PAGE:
Leadership and Forgiveness, Part 1

This is a guest post by Andy Andrews, one of my dearest friends. He is also the author of the bestselling book, The Traveler’s Gift, and recently published The Heart Mender: A Story of Second Chances.

If you’re in leadership, the decision to forgive or seek forgiveness can seem like an afterthought, something necessary to smooth over awkward or rough patches so you can get back to business. This, says Andy Andrews, is a fatal underestimation. In Part 1 of this two-part guest blog, Andy explores how the principle of forgiveness is already affecting you and your leadership. (You can read Part 2 here.)

If you want to connect with Andy, you can read his blog or follow him on Twitter. He is one of the most inspiring people I know.

Several years have now gone by since the publication of The Traveler’s Gift. Because of the seven principles revealed in that story, I have increasingly found myself in quiet corners, talking intimately with some of society’s best-known leaders. Yet when they draw me aside, I do not pretend to have the answers some of them seek. (I am woefully ignorant about the details of business and politics!)Man Looking at Himself in the Mirror - Photo courtesy of ©iStockphoto.com/domin_domin, Image #6642817

Photo courtesy of ©iStockphoto.com/domin_domin

I know that my value to these men and women is that of a Noticer. In these odd moments, I am to provide perspective, often pointing out something important that’s right in front of them.

I have become convinced that there is one leadership principle upon which companies and families and fortunes balance, but it is totally misunderstood by today’s corporate and political leaders. This principle is powerful enough that it has redirected many of our lives in an eternal way, yet it is so ignored in our daily living that its absence has torn apart companies, families, nations, and civilizations!

You’ve heard of it before. It is called forgiveness.

Please understand that this blog entry is not about our own forgiveness, the kind that comes freely from God when we ask for it. That is a spiritual concept. I am calling attention to what we have in our control when we are lying awake at night thinking about a specific person and what he or she said or did and how we responded, and what we will say if we see them tomorrow!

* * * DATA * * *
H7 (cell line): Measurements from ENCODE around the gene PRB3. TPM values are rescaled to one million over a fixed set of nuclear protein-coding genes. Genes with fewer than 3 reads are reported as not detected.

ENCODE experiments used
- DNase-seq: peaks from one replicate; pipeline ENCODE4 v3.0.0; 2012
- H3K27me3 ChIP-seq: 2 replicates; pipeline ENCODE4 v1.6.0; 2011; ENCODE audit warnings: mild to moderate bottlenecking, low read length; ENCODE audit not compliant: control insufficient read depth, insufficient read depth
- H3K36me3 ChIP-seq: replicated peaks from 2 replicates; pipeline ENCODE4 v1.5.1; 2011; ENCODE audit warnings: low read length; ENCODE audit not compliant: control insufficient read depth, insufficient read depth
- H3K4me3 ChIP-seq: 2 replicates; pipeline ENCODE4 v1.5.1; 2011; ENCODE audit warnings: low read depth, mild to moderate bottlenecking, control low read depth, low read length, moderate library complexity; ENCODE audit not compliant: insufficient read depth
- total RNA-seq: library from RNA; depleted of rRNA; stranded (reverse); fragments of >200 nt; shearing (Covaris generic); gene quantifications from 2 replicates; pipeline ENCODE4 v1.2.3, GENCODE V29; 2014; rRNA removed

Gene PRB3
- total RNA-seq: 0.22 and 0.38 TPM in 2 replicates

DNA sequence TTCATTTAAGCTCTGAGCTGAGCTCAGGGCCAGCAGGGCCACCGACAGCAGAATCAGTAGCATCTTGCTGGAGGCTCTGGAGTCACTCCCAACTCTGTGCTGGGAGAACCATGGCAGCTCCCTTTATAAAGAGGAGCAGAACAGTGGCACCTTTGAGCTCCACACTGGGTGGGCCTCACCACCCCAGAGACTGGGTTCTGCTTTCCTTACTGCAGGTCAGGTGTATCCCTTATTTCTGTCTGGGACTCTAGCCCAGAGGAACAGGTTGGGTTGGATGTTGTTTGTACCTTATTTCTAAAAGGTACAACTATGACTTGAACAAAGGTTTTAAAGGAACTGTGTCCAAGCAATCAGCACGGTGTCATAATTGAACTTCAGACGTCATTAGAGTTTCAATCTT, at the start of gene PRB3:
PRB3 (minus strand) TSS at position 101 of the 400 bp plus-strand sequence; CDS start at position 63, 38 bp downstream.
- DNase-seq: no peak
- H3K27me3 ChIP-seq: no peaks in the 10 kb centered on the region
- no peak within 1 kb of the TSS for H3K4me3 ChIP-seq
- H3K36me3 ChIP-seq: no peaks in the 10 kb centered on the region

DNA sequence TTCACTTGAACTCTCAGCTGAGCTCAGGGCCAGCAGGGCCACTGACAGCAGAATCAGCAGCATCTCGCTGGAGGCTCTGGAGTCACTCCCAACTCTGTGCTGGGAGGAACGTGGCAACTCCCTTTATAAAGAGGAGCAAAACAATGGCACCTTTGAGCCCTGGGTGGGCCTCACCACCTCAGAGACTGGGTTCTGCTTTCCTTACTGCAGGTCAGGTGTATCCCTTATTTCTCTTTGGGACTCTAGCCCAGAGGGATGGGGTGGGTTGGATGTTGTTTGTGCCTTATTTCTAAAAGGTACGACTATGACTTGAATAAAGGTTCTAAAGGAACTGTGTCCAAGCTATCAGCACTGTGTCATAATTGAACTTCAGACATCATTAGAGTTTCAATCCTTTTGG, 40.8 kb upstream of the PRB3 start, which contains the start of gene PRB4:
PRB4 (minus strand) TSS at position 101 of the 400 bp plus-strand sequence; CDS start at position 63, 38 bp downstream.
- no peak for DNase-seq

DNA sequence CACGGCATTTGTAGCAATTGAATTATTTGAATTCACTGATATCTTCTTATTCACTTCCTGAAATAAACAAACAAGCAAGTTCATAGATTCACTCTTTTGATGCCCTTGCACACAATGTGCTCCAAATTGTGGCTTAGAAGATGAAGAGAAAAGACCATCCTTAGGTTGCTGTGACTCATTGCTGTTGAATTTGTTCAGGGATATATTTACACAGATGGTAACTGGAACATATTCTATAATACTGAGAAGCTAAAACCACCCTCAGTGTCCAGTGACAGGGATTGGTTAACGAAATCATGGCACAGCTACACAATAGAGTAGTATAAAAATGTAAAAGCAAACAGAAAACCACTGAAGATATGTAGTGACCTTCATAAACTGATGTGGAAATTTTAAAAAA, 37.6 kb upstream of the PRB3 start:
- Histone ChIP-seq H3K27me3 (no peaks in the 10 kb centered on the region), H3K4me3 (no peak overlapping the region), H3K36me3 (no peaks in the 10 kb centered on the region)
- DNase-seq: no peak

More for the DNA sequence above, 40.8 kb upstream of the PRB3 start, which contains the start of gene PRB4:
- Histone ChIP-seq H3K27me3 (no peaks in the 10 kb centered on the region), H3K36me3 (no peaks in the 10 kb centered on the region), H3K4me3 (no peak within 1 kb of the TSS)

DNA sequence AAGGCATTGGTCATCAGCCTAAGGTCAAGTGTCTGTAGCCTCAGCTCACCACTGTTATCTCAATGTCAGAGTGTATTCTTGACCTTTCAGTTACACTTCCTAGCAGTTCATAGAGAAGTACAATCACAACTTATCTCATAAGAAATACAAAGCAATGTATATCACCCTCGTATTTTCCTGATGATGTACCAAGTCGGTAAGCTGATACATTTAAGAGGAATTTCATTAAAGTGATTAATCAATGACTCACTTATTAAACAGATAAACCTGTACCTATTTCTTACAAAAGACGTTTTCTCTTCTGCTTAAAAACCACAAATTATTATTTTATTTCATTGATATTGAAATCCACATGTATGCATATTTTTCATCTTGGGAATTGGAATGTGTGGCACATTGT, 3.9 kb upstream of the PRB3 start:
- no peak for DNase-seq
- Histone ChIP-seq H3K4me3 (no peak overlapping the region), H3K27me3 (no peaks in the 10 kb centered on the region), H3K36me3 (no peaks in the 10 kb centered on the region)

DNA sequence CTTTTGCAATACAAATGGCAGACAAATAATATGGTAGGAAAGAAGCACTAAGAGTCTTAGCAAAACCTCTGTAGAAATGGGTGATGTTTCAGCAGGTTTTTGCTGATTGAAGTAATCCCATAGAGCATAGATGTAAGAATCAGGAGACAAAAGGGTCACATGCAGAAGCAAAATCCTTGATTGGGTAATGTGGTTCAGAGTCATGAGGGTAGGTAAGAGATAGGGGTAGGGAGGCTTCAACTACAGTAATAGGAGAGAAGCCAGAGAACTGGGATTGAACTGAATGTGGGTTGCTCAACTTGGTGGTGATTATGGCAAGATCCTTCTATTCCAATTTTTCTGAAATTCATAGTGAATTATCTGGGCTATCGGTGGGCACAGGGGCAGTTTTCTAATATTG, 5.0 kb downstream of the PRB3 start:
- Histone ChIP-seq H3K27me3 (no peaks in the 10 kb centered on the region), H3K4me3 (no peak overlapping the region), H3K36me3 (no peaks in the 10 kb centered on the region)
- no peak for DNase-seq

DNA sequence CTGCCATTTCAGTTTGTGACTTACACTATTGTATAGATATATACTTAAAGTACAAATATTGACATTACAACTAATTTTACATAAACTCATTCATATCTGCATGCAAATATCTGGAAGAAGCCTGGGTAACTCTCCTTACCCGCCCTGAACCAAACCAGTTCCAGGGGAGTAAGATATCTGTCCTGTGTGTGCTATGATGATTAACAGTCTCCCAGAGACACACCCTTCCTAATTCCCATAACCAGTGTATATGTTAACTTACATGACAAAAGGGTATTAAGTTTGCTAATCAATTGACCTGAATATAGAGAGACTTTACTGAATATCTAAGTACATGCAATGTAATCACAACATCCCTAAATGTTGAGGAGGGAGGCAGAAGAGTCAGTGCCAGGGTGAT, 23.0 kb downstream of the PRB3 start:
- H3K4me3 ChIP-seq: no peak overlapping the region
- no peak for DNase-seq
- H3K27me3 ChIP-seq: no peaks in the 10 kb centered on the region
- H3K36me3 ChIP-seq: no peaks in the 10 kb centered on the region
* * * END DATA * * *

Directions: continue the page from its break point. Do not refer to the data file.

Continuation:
You see, forgiveness is a decision—it is not an emotion. When we were commanded to forgive “seventy times seven” (see Matthew 18:22), it was not under the assumption that some moron might do something 490 times! Jesus knew that we, as human beings, tend to “take it back” and get angry all over again about the same thing, wasting time and energy and affecting other relationships in the process.

But forgiveness is not just a decision; it’s a principle. That means that it works every time. In our minds and hearts, we must consistently make the decision to forgive an offense until our emotions align with the decision we have made.

Try it. It works—especially when the target of your anger and resentment is yourself.

I don’t know about you, but for me . . . ? Considering all the people who have impacted my life in a negative way throughout the years, no one has ever disappointed me as much as I have disappointed me. And I couldn’t even lie about it; I know everything I’ve done! How is it possible to avoid the damage we inflict upon ourselves?

I am convinced that we cannot become the parents and spouses and leaders we aspire to be when we hold a grudge, however slight, against ourselves.

It is tough to do battle with an enemy that has a fort in your head! This also affects how we relate to other people. Without a forgiving spirit, our actions and facial expressions are often dominated by stress and resentment of which we are unaware. These hidden factors often create more uncertainty in our lives because we don’t understand why people are not responding to our leadership!

If God has forgiven you (and if you asked, He has) then it is time for you to forgive you. Lay down the whip with which you have been beating yourself about the head and shoulders. It is time to begin again.

So take a breath. Push the reset button. Forgive yourself first, and then you’ll have the poise and presence you need to seek forgiveness from others and transform your relationships, your business, and every aspect of your life. Tomorrow’s blog deals with that very thing.

Question: Do you need to forgive yourself?
As part of the promotion for Andy’s new book, I gave away 100 autographed copies to those who commented below. This is why people asked for the book in the comments below.